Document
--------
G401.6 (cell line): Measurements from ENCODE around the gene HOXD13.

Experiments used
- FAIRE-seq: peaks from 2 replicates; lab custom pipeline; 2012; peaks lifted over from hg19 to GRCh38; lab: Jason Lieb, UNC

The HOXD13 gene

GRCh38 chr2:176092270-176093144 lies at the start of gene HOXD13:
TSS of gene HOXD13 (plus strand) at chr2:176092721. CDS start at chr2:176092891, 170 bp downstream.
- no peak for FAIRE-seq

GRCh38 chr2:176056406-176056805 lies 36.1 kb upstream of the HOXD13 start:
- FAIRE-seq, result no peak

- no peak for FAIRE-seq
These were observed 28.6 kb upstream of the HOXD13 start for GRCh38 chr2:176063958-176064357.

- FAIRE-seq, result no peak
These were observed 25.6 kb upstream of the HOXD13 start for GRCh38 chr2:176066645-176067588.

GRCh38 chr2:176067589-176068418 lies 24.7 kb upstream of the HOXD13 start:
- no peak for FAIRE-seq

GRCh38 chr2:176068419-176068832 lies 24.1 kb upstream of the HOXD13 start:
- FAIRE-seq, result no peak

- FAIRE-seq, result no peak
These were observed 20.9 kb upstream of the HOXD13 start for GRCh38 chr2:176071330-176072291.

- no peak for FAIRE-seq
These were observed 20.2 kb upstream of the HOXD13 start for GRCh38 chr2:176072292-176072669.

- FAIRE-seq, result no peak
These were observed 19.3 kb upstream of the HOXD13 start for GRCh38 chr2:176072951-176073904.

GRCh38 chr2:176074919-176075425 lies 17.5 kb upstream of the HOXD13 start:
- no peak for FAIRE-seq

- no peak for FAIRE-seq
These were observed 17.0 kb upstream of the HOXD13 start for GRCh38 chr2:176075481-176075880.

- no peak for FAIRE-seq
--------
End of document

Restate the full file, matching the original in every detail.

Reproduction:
G401.6 (cell line): Measurements from ENCODE around the gene HOXD13.

Experiments used
- FAIRE-seq: peaks from 2 replicates; lab custom pipeline; 2012; peaks lifted over from hg19 to GRCh38; lab: Jason Lieb, UNC

The HOXD13 gene

GRCh38 chr2:176092270-176093144 lies at the start of gene HOXD13:
TSS of gene HOXD13 (plus strand) at chr2:176092721. CDS start at chr2:176092891, 170 bp downstream.
- no peak for FAIRE-seq

GRCh38 chr2:176056406-176056805 lies 36.1 kb upstream of the HOXD13 start:
- FAIRE-seq, result no peak

- no peak for FAIRE-seq
These were observed 28.6 kb upstream of the HOXD13 start for GRCh38 chr2:176063958-176064357.

- FAIRE-seq, result no peak
These were observed 25.6 kb upstream of the HOXD13 start for GRCh38 chr2:176066645-176067588.

GRCh38 chr2:176067589-176068418 lies 24.7 kb upstream of the HOXD13 start:
- no peak for FAIRE-seq

GRCh38 chr2:176068419-176068832 lies 24.1 kb upstream of the HOXD13 start:
- FAIRE-seq, result no peak

- FAIRE-seq, result no peak
These were observed 20.9 kb upstream of the HOXD13 start for GRCh38 chr2:176071330-176072291.

- no peak for FAIRE-seq
These were observed 20.2 kb upstream of the HOXD13 start for GRCh38 chr2:176072292-176072669.

- FAIRE-seq, result no peak
These were observed 19.3 kb upstream of the HOXD13 start for GRCh38 chr2:176072951-176073904.

GRCh38 chr2:176074919-176075425 lies 17.5 kb upstream of the HOXD13 start:
- no peak for FAIRE-seq

- no peak for FAIRE-seq
These were observed 17.0 kb upstream of the HOXD13 start for GRCh38 chr2:176075481-176075880.

- no peak for FAIRE-seq